Social Media Today

content marketing sales funnel Infographic: Does Social Media Really Influence Consumer Behavior?

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Mobile World Congress 2015: what it means for marketing pros

The Guardian

With Mobile World Congress 2015 (MWC) in full swing, much of the industry is decamping to Barcelona to see the launch of the latest smartphones and tablet innovations. But what does this mean for the mobile marketing business and how will it actually affect marketing strategies?

On the first day of the congress, Facebook and the IAB hosted a full-day conference dedicated to mobile marketing and advertising. This is the first time the event has addressed this topic as a standalone, having previously focused solely on technology. The talk looked at the finest work in mobile advertising and examined new trends and technologies that are destined to influence the mobile landscape in the years to come.

In light of this, I’m going to look at four trends on the lips of most marketers:

1. Social as media
Social media is now part of most people’s lives. Marketers are always looking for more effective and cost efficient ways to reach their audiences.

The truth is social platforms are increasingly being used as media platforms and by now most brands should recognise the power of social media and understand this is not a phase. A recent BI report highlighted that Facebook remains the most popular social platform, boasting 1.2 billion users. Its mobile advertising accounts for 69% of the social network’s revenuesat the latest count and its new ad server Atlas is perceived as a game changer for cross-screen advertising platforms. Its vast amount of logged-in data is enabling advertisers to plan campaigns across screens, as well as link them to actual in-store sales.

Today, more people now own a mobile device than a tooth brush and according to Mary Meeker’s 2014 trends report, mobile data traffic is growing rapidly – up 81% year-over-year – thanks to mainly video, while mobile is now 22% of consumption. Marketers need to add value in social spaces and the only way to interact successfully is to engage immediately and continuously.

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Why Do Marketers Find the Cloud Dreamy?

eMarketer

Technologies to create, manage and measure marketing and advertising have become essential tools to reach and engage increasingly connected audiences. As a result, in addition to being brand builders and message crafters, modern marketers now also wear the hat of technologist, according to a new eMarketer report, “Marketing Technology: Nine Important Trends for Brands and Agencies in 2015.”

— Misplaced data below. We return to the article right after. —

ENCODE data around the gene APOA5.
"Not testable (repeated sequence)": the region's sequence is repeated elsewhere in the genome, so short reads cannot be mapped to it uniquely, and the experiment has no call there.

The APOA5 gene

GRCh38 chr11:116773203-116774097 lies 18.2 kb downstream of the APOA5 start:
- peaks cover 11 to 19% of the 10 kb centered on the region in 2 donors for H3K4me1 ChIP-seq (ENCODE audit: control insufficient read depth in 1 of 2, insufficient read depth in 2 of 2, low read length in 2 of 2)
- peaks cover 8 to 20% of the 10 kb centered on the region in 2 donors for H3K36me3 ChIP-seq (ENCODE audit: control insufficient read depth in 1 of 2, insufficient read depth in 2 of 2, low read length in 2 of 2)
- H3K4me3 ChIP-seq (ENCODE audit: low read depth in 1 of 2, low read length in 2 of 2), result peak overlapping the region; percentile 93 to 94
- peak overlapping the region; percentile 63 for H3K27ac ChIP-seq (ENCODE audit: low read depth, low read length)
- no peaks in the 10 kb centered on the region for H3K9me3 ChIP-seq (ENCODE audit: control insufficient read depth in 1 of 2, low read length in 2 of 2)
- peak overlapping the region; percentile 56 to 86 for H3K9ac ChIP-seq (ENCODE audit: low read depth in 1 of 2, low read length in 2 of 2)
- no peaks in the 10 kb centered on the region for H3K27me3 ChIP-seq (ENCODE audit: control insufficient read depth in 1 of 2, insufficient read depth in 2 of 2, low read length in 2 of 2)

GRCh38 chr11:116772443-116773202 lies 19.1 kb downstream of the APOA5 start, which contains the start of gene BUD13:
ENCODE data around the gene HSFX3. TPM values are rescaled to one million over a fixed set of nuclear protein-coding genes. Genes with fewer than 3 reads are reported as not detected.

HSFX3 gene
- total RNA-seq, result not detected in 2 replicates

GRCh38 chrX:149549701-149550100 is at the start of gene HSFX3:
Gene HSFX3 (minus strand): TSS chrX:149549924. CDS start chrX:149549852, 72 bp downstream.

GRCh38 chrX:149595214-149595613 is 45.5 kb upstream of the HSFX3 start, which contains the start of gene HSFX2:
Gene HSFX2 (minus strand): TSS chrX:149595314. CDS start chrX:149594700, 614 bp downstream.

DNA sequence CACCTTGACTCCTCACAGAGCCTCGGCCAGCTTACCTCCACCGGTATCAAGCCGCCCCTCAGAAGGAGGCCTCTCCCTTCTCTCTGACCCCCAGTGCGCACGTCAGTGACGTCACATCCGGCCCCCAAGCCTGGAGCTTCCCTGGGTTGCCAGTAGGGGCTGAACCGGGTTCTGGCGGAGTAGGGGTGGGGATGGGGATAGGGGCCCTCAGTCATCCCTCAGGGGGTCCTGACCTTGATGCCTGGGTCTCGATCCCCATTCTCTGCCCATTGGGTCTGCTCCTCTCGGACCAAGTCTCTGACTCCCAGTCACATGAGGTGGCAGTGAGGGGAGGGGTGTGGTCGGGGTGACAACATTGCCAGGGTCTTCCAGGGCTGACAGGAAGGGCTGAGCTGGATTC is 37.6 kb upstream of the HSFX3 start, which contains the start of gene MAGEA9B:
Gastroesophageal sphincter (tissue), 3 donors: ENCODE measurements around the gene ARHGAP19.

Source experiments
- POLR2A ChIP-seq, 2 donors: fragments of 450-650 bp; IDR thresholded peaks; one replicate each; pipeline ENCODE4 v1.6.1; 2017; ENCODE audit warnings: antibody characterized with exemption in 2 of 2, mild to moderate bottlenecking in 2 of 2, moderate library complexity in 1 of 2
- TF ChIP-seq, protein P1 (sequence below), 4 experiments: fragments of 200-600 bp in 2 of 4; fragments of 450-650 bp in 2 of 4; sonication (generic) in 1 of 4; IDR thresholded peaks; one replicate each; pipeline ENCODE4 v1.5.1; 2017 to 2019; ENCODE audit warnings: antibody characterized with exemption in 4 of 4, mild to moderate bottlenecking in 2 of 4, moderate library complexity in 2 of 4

180508 Why Do Marketers Find the Cloud Dreamy?

Through piecing together the products, platforms, solutions, suites, stacks and other analogs for the software and services that help power their operations, marketers have become more seasoned and strategic with their approach to marketing technology. Even so, the technological landscape continues to grow and advance at breakneck speed, posing new challenges as marketers work to assimilate newfound capabilities.

Cloud-based software in particular has helped marketers be more agile and experiment with new channels and tactics. A bevy of tech providers have even adopted the “marketing cloud” moniker to position and promote their vision of a truly integrated marketing software system, causing intrigue but also some consternation among users.

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Snapchat stories: Here’s how 6 news orgs are thinking about the chat app

Nieman Lab

When Sam Sheffer, The Verge’s social media editor, launched the site’sSnapchat account at the end of July last year, he meant it to be a small-scale experiment.

“I only promoted it on my personal Twitter account,” Sheffer told me. “I didn’t make it an official thing that it was our account, I just told my followers, ‘Hey guys, I’m going to be doing this thing. Follow if you want to.’”

But soon the audience started growing; today, The Verge’s snaps each get about 10,000 views. The Verge, like many news organizations that are active on Snapchat, still views it as an experiment, trying out new ways to use the format — from covering live events like the NBA All-Star Game or the Oscars to a regular series where Sheffer has Verge staffers explain what’s on their desks.

Snapchat’s popularity is booming. Last year, it said that its users sent more than 700 million snaps daily; the company is reportedly in a new funding round that would value the company at $19 billion.

Snapchat’s potential for news outlets became more clear last month with the launch of Snapchat Discover, which lets a small number of publishers reach new younger audiences with well-produced stories that are made specifically for the platform and utilize slick graphics and video. No one is releasing hard numbers yet, but the buzz is they’re amazing. (“But from speaking to people at several other news organizations, I can tell you secondhand that the numbers, at least for the initial launch period, were enormous. We’re talking millions of views per day, per publisher.”)

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IDC: Android and iOS accounted for 96.3% of global smartphone shipments in 2014

VentureBeat